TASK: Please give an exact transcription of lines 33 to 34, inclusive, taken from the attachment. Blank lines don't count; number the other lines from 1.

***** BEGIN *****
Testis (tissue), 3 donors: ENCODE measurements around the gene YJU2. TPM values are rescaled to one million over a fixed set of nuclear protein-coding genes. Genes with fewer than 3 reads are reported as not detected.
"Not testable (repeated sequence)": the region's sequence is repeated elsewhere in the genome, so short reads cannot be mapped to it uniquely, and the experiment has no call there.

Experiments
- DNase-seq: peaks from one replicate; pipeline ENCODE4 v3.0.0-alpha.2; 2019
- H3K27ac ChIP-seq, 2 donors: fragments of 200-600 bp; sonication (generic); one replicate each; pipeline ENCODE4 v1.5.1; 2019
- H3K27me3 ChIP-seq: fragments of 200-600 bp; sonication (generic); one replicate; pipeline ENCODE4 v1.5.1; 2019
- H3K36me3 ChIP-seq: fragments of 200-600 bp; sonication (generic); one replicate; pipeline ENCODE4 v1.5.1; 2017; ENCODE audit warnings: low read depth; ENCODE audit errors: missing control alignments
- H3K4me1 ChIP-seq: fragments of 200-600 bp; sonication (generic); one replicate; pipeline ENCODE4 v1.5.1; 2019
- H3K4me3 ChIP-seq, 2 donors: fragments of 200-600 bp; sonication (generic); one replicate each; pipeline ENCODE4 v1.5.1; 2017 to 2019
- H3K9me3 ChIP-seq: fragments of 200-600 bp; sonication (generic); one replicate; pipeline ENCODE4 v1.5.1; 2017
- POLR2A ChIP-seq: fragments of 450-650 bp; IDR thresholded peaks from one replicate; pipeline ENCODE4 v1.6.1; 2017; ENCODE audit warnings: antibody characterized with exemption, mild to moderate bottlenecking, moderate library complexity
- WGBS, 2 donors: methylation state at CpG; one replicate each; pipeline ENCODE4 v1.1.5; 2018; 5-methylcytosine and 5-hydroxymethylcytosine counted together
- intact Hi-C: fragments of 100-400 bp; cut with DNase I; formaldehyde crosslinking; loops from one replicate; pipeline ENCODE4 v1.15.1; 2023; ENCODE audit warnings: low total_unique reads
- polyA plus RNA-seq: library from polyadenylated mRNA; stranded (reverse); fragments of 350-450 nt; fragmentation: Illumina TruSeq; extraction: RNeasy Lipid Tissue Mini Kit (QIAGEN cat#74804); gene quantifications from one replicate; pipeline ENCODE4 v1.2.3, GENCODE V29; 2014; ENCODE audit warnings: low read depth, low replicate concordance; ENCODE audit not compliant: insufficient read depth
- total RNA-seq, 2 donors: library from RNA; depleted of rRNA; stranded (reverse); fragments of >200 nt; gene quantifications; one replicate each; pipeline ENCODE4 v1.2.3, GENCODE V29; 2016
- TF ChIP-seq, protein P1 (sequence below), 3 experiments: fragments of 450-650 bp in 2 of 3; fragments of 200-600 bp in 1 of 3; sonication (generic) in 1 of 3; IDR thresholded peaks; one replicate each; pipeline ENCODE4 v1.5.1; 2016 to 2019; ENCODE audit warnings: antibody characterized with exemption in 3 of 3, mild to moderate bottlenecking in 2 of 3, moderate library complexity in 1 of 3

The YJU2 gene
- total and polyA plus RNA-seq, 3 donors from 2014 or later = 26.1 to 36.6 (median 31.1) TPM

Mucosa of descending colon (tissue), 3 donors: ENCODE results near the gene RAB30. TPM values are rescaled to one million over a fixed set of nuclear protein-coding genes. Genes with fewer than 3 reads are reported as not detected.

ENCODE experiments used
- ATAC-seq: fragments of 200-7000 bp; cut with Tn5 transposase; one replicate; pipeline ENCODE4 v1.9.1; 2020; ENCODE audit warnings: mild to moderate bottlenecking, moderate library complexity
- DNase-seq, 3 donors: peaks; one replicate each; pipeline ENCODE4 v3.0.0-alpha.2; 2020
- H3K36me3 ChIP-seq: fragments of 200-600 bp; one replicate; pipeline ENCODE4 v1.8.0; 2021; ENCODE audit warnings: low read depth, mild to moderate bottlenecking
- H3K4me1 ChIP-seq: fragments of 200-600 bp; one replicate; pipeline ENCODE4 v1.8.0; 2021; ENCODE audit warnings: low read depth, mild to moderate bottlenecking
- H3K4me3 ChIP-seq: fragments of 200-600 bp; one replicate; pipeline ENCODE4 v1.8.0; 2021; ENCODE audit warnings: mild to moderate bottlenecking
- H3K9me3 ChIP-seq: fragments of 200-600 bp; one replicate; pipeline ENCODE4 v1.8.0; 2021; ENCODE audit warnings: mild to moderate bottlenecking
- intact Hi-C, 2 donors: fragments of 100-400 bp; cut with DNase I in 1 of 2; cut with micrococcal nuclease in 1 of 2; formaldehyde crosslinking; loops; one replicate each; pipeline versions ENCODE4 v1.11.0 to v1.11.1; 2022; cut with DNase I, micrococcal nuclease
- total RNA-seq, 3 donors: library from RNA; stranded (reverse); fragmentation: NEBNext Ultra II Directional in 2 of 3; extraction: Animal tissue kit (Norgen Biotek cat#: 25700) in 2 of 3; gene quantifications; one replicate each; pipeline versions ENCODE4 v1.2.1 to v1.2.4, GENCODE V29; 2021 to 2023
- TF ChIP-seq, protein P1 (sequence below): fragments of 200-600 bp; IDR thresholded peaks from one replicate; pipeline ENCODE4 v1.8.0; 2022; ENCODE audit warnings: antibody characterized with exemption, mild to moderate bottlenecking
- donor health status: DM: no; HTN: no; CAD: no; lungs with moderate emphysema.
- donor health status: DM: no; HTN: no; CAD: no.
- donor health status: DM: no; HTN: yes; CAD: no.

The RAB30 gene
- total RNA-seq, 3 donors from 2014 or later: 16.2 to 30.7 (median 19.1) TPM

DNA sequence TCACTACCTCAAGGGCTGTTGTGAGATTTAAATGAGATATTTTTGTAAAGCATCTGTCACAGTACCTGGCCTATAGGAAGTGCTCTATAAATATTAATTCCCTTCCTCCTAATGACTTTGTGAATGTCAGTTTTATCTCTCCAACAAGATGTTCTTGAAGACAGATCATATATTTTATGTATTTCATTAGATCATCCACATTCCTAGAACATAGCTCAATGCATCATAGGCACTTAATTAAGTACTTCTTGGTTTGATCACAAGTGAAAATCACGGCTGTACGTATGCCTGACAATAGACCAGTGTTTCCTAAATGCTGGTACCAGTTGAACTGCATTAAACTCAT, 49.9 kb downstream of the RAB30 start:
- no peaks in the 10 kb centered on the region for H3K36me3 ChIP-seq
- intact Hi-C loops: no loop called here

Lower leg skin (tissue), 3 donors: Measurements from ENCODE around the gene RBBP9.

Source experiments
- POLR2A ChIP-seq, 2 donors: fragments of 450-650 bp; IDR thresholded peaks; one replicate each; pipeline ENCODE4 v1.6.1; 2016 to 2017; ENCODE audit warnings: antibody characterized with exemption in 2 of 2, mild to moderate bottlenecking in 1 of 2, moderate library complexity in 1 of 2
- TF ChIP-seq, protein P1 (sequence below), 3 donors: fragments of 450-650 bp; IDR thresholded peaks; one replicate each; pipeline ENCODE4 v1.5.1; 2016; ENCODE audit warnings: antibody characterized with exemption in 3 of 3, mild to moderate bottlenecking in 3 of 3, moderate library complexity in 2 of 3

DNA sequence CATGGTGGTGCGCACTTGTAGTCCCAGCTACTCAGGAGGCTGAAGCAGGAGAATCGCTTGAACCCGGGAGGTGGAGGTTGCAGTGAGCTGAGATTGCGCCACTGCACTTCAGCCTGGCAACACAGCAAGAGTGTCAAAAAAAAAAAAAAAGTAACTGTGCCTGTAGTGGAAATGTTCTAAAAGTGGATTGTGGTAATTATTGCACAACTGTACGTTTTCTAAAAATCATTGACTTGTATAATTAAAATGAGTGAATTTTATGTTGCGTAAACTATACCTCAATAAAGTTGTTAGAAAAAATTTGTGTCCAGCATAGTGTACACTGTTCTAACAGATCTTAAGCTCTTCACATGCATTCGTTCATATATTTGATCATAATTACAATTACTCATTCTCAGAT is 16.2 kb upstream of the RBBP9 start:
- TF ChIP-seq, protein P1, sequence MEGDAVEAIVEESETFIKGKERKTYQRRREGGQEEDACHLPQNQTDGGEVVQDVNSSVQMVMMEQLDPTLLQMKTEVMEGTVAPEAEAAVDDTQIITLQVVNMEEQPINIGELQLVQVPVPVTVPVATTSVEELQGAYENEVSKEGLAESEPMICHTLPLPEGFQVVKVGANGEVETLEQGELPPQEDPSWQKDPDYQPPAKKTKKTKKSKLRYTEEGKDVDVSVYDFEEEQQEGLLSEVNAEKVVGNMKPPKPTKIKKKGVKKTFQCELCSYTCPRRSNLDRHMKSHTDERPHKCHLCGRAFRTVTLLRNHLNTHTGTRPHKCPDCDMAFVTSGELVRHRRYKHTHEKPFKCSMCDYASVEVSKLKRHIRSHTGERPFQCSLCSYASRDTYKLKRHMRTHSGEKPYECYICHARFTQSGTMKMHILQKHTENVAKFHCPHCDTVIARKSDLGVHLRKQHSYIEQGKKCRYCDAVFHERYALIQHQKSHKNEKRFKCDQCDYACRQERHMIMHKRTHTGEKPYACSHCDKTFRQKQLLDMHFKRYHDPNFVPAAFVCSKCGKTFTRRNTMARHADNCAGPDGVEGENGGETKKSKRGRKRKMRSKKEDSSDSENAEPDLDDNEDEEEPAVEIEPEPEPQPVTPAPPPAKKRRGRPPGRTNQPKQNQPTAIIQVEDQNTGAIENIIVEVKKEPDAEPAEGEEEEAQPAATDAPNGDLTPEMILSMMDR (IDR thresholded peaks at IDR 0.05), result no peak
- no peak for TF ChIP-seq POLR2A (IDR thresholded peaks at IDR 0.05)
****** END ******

The RAB30 gene
- total RNA-seq, 3 donors from 2014 or later: 16.2 to 30.7 (median 19.1) TPM